Gastroenterology is the most prominent journal in the field of gastrointestinal disease. As the official journal of the American Gastroenterological Association, Gastroenterology delivers up-to-date, authoritative, clinically oriented coverage of all areas in gastroenterology. Regular features include articles by leading authorities, reports on the latest treatments for diseases, and an exclusive correspondence section. Gastroenterology is organized into the following sections to make material easy to find: Alimentary Tract; Liver, Pancreas and Biliary Tract; Case Reports; Special Reports and Reviews; and a section on Clinical Challenges which presents more in-depth information on how a diagnosis is reached. An additional feature is the Image of the Month.
Current impact factor: 16.72
Impact Factor Rankings
|2016 Impact Factor||Available summer 2017|
|2014 / 2015 Impact Factor||16.716|
|2013 Impact Factor||13.926|
|2012 Impact Factor||12.821|
|2011 Impact Factor||11.675|
|2010 Impact Factor||12.032|
|2009 Impact Factor||12.899|
|2008 Impact Factor||12.591|
|2007 Impact Factor||11.673|
|2006 Impact Factor||12.457|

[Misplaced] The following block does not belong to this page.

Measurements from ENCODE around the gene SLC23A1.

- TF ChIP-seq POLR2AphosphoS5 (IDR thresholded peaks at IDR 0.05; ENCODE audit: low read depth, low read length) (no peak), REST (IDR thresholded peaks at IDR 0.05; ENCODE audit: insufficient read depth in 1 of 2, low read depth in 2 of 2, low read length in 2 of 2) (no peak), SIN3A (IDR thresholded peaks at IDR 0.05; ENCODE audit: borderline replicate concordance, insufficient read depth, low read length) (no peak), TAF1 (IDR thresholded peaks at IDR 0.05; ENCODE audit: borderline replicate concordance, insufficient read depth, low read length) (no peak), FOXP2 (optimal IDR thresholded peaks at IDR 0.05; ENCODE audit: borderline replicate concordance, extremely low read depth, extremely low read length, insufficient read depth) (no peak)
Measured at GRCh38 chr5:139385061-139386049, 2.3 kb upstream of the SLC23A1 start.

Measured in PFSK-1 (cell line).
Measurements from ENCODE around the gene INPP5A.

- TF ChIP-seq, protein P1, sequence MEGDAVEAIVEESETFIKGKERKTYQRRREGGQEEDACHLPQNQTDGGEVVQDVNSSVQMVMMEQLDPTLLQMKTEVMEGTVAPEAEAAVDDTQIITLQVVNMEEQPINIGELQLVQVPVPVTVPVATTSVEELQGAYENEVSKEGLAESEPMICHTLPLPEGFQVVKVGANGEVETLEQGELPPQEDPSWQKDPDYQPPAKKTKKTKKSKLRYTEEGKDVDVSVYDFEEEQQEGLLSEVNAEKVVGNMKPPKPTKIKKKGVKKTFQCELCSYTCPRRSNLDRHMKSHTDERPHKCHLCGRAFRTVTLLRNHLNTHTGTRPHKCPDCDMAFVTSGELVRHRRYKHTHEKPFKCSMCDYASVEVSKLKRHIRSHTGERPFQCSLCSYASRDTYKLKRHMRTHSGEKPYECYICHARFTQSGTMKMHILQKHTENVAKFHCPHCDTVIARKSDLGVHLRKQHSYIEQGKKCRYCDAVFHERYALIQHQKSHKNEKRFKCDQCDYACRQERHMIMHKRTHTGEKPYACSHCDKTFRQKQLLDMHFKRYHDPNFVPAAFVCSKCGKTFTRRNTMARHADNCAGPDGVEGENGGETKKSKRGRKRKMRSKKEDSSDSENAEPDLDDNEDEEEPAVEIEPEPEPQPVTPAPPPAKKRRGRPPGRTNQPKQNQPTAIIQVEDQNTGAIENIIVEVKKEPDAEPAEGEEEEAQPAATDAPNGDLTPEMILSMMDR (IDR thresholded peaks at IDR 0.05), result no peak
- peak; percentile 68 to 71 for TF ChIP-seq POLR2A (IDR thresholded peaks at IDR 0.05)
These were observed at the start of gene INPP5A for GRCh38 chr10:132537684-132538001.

|2005 Impact Factor||12.386|
|2004 Impact Factor||13.092|
|2003 Impact Factor||12.718|
|2002 Impact Factor||13.44|
|2001 Impact Factor||13.02|
|2000 Impact Factor||12.246|
|1999 Impact Factor||12.182|
|1998 Impact Factor||10.33|
|1997 Impact Factor||10.25|
|1996 Impact Factor||9.329|
|1995 Impact Factor||8.203|
|1994 Impact Factor||7.251|
|1993 Impact Factor||5.856|
|1992 Impact Factor||5.919|
Impact factor over time
|Other titles||Gastroenterology online., Gastroenterology|
|Material type||Periodical, Internet resource|
|Document type||Journal / Magazine / Newspaper, Internet Resource|
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- Author can archive a post-print version
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- Voluntary deposit by author of authors post-print allowed on institutions open scholarly website including Institutional Repository, without embargo, where there is not a policy or mandate
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- Publisher's version/PDF cannot be used
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- NIH Authors articles will be submitted to PubMed Central after 12 months
- Authors who are required to deposit in subject-based repositories may also use Sponsorship Option
- Publisher last reviewed on 03/07/2015
- 'WB Saunders' is an imprint of 'Elsevier'
Publications in this journal